continuous functions. This is still justifiable if one thinks of this as substituting idealized concepts for the particulate concepts of matter. The ultimate justification comes from measurement. Measurement of gas pressure, fluid velocity, the density of materials, or field strength, represents an averaging over microscopic differences. Such smoothed out models have continuity built in through the process of idealization. Such quantities, accordingly, can be represented in the small by smooth, continuous, generally analytic, functions.34 Thus, physical assumptions, once used to justify the treatment of mathematical functions, now serve to justify the selection of a proper subset of mathematical functions. In analyzing functioning physics one can treat the language as basic and accord mathematical expressions a functional, rather than a foundational, role. They may have more than a functional role. Many famous formulas were inspired guesses whose physical significance was originally misconstrued or underestimated. Yet, basic formulas must have a functional role in the normal working of physics.
2.4 The Objectivity of Physics
Many defenses of the objectivity of physics rely on ontological assumptions, e. g., the real existence of objects independent of our knowledge of them. The thrust of the preceding considerations is to put the issue of objectivity in the context of the language and practice of physics. Does this entail an abandonment of objectivity? Instead of a simple “Yes” or “No” I will reply with distinctions and qualifications. The first distinction is between internal and external questions about physical claims. By ‘internal’ I mean internal to the normal practice of physics, rather than analyses of physics as an object of study. The distinction is fuzzy. One cannot practice physics without some interpretation. Yet it supplies a useful point of departure.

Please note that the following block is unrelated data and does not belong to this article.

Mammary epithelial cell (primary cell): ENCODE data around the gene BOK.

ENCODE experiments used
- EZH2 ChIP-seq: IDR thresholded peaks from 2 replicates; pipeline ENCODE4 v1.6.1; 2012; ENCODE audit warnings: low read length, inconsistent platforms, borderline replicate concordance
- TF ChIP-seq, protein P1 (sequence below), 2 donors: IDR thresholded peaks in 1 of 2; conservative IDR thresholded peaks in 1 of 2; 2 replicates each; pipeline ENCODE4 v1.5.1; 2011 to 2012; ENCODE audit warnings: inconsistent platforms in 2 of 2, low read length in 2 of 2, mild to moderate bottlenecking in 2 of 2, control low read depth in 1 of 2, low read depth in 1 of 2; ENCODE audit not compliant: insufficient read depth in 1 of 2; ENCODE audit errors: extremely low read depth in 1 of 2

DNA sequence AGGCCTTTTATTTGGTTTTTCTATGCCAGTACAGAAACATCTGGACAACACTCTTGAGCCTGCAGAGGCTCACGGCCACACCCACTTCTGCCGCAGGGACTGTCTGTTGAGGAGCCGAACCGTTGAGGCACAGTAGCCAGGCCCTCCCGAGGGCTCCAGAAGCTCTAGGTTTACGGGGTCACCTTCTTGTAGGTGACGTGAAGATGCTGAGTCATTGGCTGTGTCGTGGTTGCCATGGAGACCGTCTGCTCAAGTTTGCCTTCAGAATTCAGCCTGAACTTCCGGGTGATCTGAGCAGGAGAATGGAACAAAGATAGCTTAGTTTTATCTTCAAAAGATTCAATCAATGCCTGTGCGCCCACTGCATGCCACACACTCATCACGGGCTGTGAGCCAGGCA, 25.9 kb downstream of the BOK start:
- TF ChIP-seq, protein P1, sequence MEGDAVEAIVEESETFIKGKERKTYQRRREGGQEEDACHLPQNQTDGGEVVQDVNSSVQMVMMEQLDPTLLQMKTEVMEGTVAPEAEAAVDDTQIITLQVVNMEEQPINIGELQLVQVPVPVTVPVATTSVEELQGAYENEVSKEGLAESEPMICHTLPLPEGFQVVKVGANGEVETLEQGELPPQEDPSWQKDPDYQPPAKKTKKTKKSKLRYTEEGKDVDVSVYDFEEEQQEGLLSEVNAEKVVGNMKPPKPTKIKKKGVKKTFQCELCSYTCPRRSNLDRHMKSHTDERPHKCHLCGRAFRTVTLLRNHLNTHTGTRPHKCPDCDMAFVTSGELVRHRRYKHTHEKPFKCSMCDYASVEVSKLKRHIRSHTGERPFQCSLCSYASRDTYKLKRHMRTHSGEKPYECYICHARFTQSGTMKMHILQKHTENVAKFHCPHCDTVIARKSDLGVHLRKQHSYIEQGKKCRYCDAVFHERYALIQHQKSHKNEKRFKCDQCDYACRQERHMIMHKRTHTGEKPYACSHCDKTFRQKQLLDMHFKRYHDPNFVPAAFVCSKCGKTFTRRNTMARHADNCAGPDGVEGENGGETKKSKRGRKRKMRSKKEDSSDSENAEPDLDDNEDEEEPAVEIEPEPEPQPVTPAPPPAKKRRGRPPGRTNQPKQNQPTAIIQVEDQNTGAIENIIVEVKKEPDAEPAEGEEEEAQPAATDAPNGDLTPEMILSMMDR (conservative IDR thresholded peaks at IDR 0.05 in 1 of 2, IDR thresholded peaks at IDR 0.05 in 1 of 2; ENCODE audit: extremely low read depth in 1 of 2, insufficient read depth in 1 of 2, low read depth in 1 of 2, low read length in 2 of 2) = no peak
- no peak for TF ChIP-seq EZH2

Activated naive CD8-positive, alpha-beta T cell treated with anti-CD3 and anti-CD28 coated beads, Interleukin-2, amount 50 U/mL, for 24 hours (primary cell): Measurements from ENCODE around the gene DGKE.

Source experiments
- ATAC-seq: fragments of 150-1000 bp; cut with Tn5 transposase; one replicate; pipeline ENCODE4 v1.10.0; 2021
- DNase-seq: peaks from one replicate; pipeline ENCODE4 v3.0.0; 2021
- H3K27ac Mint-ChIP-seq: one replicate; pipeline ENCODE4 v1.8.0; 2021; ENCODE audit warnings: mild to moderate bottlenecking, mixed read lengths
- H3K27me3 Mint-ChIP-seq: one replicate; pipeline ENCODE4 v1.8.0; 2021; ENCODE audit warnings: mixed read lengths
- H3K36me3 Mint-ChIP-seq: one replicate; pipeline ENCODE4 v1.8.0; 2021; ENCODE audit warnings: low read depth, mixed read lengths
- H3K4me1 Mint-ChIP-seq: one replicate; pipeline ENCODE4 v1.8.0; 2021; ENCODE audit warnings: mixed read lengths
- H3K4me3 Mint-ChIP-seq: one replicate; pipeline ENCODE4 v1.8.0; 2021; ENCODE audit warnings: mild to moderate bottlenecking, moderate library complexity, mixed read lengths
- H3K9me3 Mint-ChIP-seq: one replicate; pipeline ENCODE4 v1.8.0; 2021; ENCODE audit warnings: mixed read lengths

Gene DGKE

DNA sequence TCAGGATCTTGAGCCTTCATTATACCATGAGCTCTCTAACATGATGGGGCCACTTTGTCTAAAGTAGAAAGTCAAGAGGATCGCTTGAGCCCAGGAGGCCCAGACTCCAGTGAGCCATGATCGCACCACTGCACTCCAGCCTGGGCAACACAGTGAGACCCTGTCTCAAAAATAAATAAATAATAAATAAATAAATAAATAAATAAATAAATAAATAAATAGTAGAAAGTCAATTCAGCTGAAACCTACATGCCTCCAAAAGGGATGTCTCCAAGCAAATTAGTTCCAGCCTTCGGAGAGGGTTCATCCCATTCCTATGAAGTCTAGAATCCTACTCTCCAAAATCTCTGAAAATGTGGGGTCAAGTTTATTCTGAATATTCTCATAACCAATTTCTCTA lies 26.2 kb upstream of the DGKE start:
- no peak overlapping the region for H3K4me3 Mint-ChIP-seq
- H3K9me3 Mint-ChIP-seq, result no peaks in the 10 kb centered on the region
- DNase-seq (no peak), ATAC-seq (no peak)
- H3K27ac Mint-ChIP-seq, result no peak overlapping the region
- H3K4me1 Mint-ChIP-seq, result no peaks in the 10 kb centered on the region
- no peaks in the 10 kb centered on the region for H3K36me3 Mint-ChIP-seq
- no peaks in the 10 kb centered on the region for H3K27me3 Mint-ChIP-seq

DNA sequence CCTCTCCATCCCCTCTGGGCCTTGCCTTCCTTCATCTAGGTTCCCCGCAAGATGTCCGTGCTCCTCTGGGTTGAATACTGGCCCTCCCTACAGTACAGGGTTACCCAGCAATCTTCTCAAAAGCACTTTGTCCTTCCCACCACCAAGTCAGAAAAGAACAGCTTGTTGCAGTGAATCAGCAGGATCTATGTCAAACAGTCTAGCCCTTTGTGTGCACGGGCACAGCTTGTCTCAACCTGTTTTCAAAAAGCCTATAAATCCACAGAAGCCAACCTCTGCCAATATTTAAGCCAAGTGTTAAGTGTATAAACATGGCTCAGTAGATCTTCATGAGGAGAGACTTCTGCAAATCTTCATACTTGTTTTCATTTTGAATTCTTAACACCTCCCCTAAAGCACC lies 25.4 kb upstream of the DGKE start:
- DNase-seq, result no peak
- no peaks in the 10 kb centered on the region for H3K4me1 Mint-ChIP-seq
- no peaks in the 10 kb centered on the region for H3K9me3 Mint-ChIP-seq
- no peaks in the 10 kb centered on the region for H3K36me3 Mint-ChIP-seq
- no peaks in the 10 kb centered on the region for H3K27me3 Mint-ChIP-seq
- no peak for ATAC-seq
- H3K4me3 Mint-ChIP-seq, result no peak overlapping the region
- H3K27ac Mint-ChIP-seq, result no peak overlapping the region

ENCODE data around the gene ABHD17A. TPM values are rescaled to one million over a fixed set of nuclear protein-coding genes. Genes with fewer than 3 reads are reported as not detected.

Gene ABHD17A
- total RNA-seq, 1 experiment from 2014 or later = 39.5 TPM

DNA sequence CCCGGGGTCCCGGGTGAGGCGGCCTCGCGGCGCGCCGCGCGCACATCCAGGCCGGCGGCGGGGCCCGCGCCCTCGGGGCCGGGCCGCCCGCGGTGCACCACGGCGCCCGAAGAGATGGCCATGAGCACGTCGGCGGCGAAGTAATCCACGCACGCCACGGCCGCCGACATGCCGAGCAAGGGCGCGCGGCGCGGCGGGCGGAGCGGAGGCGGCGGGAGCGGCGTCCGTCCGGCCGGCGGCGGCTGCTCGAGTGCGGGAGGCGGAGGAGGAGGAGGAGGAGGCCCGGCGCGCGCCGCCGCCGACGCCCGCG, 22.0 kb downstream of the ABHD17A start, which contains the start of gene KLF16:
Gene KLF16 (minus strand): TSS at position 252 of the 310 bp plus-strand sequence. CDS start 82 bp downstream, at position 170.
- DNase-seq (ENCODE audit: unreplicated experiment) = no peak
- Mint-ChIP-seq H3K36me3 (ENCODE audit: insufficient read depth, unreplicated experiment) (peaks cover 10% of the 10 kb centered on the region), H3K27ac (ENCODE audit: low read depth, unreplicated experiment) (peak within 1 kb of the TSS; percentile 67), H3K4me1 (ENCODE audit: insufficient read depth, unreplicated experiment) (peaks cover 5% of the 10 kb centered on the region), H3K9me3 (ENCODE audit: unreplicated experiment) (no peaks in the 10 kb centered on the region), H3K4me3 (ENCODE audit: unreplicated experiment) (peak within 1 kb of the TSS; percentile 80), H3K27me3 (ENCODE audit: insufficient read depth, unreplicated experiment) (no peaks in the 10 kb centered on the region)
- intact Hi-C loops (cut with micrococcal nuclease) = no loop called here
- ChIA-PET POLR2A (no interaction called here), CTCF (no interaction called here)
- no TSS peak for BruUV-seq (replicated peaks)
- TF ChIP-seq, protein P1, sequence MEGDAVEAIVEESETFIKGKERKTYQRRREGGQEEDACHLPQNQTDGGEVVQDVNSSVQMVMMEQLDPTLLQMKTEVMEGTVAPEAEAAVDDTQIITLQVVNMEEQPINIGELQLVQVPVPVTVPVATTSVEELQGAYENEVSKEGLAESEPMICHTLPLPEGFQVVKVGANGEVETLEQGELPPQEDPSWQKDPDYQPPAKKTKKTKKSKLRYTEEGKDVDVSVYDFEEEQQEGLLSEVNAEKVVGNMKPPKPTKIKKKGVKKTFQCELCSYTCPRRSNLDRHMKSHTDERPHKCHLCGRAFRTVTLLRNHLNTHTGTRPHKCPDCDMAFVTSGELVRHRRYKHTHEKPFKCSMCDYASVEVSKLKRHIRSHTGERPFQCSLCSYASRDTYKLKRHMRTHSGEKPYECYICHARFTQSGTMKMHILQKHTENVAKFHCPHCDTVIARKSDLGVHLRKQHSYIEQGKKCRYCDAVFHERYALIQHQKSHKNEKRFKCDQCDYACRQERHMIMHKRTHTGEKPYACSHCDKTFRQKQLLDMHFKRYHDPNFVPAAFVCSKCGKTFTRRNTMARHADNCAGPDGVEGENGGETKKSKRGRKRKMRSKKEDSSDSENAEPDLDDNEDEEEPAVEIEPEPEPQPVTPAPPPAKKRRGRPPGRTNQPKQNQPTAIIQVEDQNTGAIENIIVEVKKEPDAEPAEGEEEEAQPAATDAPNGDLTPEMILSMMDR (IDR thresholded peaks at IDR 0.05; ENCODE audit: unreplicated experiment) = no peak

For the internal question we begin with some very simple claims involving the type of quantitative concepts we have been considering:
This body has a mass of 8 kg.(8)
This body has a temperature of 13° C(9)
This body has a net charge of 11 Coulombs(10)
In the normal practice of physics such claims are routinely accepted as true. Without the routine acceptance of an indefinitely large number of such claims as true the normal practice of physics would be impossible. Few would contest this. Complexities arise when such claims are put in a larger context. The two most basic contexts here are the context of language and the context of theories. They have opposed orderings with regard to the relation between truth and ontology. Roughly in language truth seeps down from the surface. In theories it seeps up from the foundations.
Contrast the previous statements with the type of ordinary language claims considered earlier:
This shirt is yellow(11)
Being colored is a real property of objects(12)
Objects are the primary existents(13)
The acceptance of (11) as true entails a functional acceptance of (12), i.e., acceptance of it as a normal presupposition of discourse rather than an ontological claim. Statement
34 In contemporary terms, C (M), the set of smooth, real-valued functions on a manifold, M, having infinitely many continuous derivatives is a commutative algebra over the real numbers on which one may define a vector field. See Baez and Munian, chap. 3.